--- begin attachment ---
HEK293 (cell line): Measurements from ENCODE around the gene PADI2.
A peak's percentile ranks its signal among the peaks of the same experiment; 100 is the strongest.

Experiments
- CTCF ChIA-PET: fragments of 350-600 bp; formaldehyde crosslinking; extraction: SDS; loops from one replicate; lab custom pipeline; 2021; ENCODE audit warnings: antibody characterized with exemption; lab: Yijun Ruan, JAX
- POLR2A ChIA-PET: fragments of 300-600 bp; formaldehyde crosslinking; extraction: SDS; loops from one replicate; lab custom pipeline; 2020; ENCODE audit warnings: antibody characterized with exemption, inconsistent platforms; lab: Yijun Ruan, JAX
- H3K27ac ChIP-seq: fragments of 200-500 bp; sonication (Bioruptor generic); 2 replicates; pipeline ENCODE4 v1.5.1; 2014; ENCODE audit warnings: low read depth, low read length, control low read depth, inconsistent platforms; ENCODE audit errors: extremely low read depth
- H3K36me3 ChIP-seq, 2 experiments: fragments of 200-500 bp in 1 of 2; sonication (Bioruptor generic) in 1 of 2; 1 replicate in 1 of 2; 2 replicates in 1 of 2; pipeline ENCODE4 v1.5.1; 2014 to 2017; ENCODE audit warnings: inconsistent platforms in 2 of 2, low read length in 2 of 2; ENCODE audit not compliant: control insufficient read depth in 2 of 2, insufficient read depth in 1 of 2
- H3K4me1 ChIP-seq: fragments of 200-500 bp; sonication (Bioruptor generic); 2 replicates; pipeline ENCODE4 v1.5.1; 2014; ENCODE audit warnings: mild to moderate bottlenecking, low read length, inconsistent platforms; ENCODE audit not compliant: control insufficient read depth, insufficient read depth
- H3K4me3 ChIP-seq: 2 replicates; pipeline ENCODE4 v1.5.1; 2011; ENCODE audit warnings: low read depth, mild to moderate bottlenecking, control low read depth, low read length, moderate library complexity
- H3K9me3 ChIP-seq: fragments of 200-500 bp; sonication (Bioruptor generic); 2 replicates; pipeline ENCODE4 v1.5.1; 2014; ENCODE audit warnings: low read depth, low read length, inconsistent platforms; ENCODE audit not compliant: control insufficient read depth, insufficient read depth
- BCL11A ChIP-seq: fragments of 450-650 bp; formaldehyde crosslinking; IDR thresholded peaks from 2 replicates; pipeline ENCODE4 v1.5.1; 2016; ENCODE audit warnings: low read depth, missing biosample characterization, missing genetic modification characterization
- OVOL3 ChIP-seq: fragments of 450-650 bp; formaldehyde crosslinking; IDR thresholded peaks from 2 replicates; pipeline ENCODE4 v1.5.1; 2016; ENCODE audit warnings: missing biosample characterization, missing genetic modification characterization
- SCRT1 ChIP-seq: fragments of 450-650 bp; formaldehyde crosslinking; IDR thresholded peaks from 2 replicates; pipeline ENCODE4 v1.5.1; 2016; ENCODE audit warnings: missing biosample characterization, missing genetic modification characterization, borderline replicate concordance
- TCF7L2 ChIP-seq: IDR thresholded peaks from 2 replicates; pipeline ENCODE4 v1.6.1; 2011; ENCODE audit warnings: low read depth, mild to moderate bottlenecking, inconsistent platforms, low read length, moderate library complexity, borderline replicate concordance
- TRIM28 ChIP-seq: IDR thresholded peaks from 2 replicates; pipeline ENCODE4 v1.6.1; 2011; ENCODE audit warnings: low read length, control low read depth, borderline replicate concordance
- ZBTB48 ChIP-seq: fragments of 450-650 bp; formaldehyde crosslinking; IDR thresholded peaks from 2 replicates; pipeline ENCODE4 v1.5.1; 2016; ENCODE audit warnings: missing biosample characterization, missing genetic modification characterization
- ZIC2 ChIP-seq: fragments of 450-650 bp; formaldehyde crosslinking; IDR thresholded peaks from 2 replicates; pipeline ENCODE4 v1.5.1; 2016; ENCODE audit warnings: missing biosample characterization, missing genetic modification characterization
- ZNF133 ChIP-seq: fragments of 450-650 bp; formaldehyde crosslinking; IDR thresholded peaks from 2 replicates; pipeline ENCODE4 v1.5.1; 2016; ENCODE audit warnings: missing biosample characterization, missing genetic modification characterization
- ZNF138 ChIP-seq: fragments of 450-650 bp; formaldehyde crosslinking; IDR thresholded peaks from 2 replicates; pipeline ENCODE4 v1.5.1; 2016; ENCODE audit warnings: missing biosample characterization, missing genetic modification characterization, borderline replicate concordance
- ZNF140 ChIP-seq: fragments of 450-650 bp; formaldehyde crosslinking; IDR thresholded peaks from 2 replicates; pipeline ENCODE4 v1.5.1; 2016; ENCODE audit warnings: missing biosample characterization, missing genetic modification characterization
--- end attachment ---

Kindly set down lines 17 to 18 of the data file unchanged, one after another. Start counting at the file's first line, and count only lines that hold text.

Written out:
- ZIC2 ChIP-seq: fragments of 450-650 bp; formaldehyde crosslinking; IDR thresholded peaks from 2 replicates; pipeline ENCODE4 v1.5.1; 2016; ENCODE audit warnings: missing biosample characterization, missing genetic modification characterization
- ZNF133 ChIP-seq: fragments of 450-650 bp; formaldehyde crosslinking; IDR thresholded peaks from 2 replicates; pipeline ENCODE4 v1.5.1; 2016; ENCODE audit warnings: missing biosample characterization, missing genetic modification characterization